By turning to the wiring diagram shown in Fig. 4, it appears that the glow lights 8 have their wires 9 run to the ordinary main wires, which are here designated 12 and 13 for the blue lights, 14 and 15 for the red lights, and 16 and 17 for the yellow lights. The blue lights are controlled by a rheostat or dimmer 18, the red lights by a corresponding instrument 19, and the yellow lights by one 20. The wires 12, 14 and 16 run to the bus bar 21, and the rheostats 18.
19 and 20 are connected to the other bus bar 22. Wires 23 and 24 connect these bus bars though the projector 4, and its regulator or rheostat 25. v
From the foregoing, it is apparent that the bank of colored lights throw a direct and diffused light on the screen which is uniform throughout, and that the color of the light and the intensity of the light is subject to control through the rheostats 18. 19 and 20. If electricity be shut ofl the red and yellow lights, and turned on to the blue lights, the screen will appear blue, and the images from the rojector 4 will be correspondingly colored? By the rheostats 18 and 25. the intensity of illumination of the screen may be varied so that an infinite number of 'color effects may be produced with one set of coloredlights. In a similar way a different illumination may be secured with the red and yellow lights, or if-desired, two or more of these sets of lights may be used simultaneously. When in use, the results obtained on the screen are' due to a beautiful and harmonious blending of the various colors, as above described.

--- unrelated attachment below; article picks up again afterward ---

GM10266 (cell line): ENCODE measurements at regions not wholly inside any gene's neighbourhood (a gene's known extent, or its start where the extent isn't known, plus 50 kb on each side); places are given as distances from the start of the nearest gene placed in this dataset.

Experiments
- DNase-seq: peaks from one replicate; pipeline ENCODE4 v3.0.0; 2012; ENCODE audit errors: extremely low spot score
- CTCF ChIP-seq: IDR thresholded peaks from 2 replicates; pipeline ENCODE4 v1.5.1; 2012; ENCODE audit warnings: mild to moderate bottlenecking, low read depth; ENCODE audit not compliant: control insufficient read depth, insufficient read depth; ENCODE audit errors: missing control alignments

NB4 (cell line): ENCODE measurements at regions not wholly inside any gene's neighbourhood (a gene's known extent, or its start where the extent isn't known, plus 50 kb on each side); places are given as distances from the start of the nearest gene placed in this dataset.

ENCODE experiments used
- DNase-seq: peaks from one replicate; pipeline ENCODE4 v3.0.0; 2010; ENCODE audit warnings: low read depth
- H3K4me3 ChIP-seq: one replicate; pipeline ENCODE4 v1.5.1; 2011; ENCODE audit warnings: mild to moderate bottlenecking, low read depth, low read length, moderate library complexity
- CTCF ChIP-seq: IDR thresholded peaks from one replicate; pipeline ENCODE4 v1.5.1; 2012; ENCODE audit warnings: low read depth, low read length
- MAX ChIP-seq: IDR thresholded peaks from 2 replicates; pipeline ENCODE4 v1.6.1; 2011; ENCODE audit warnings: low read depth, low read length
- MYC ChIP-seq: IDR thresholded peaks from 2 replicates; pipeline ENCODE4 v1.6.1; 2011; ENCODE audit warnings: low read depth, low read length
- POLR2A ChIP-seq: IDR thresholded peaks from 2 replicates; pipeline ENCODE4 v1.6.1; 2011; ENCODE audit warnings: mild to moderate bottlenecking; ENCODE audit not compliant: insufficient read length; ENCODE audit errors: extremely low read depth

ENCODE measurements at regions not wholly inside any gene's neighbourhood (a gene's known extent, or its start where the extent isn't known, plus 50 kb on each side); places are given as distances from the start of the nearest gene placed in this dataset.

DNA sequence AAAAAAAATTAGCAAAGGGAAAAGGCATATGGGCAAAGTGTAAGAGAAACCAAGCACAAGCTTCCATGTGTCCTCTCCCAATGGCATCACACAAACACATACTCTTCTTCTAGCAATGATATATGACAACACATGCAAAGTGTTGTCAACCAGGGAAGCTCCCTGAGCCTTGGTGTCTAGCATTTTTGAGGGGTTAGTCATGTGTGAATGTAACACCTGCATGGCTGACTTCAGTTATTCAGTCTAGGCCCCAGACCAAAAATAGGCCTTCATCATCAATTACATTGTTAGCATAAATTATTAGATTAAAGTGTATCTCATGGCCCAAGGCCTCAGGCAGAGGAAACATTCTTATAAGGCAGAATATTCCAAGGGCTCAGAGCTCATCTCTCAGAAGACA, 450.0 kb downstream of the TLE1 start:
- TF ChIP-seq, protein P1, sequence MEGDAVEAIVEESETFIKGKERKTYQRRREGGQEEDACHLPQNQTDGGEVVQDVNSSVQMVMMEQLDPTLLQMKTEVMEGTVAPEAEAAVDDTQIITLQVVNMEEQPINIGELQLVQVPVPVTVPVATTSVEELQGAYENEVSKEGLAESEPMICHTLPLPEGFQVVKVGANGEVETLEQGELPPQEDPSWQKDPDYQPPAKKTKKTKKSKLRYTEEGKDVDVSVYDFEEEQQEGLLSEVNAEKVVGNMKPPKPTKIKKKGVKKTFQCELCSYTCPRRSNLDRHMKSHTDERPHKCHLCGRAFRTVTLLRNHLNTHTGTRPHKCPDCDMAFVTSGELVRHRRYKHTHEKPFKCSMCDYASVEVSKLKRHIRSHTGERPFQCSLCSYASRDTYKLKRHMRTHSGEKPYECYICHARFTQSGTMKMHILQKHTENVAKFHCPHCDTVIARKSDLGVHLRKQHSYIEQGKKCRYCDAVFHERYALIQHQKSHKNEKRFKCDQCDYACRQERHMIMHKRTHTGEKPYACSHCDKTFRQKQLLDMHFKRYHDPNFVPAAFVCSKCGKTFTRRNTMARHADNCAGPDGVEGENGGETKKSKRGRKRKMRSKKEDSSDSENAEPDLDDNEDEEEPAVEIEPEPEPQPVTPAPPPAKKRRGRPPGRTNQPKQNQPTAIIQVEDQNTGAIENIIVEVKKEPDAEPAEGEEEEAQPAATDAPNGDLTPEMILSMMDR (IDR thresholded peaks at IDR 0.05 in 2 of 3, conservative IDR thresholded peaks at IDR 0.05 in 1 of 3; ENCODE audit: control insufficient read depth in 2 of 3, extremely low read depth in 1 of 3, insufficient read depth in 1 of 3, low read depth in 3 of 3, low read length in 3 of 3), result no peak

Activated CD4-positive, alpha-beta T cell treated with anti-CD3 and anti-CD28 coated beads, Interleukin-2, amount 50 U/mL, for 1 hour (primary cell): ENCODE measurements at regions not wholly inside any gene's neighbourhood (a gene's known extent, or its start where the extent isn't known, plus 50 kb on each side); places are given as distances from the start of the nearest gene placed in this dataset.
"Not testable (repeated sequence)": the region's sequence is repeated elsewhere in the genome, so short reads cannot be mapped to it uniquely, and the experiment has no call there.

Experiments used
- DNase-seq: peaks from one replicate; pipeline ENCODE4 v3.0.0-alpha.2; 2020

'While I have thus described one embodiment of my invention, it is obvious that it is notrestricted thereto, but is broad enough to cover all structures coming within the scqpe of the annexed claims.
aving thus described my invention, what I claim is:
1. The process of producing colored pictures on an opaque screen which consists of throwing pictures by a projector onto one surface of said screen and simultaneouslyilluminating the screen with diflused colored light from a bank of colored lights thrown onto the same surface of the screen in adirection oblique to the stream of light from the projector.
2. In an apparatus of the class described, an opaque screen, a projector for throwing pictures onto one surface of said screen, and a bank of colored lights out of the path of light from said projector for throwing diffused colored light onto the same surface of said screen so that a colored picture is shOWn on an illuminated screen when the apparatus is in use.
3. In an apparatus of the class described, an opaque screen, a projector for throwing pictures onto one surface of said screen, a bank of colored lights with several colors out of the path of light from said projector and adapted to throw colored diffused light onto the same surface of said screen, and means for varying the intensity and color of the light thIOWIla from said bank onto said screen.
4. In an apparatus ofthe class described, an opaque screen, a projector for throwing pictures onto one surface of said screen, a
bank of differently; colored lights with several colors out of the ath of light from said projector and adapte to throw colored diffused light onto the same surface of said screen, and means for selectively rendering said lights active andthereby the color of the light thrown from saidbank onto said screen.
Signed at the city, county and State of New York, this 13th day of May, 1919.
D. W. GRIFFITH.